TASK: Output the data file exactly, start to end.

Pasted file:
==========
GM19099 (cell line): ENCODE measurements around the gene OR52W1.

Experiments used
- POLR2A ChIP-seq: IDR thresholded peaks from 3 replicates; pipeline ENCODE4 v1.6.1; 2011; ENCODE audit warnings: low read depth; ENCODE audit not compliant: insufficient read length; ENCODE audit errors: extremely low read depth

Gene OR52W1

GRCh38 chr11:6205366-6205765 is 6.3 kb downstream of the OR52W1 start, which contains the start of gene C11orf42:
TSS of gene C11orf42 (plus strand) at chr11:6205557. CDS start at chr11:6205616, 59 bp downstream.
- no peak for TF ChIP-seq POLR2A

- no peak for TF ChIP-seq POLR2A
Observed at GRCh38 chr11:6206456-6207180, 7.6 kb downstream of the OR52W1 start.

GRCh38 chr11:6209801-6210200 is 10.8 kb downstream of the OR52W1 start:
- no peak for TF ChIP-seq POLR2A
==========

GM19099 (cell line): ENCODE measurements around the gene OR52W1.

Experiments used
- POLR2A ChIP-seq: IDR thresholded peaks from 3 replicates; pipeline ENCODE4 v1.6.1; 2011; ENCODE audit warnings: low read depth; ENCODE audit not compliant: insufficient read length; ENCODE audit errors: extremely low read depth

Gene OR52W1

GRCh38 chr11:6205366-6205765 is 6.3 kb downstream of the OR52W1 start, which contains the start of gene C11orf42:
TSS of gene C11orf42 (plus strand) at chr11:6205557. CDS start at chr11:6205616, 59 bp downstream.
- no peak for TF ChIP-seq POLR2A

- no peak for TF ChIP-seq POLR2A
Observed at GRCh38 chr11:6206456-6207180, 7.6 kb downstream of the OR52W1 start.

GRCh38 chr11:6209801-6210200 is 10.8 kb downstream of the OR52W1 start:
- no peak for TF ChIP-seq POLR2A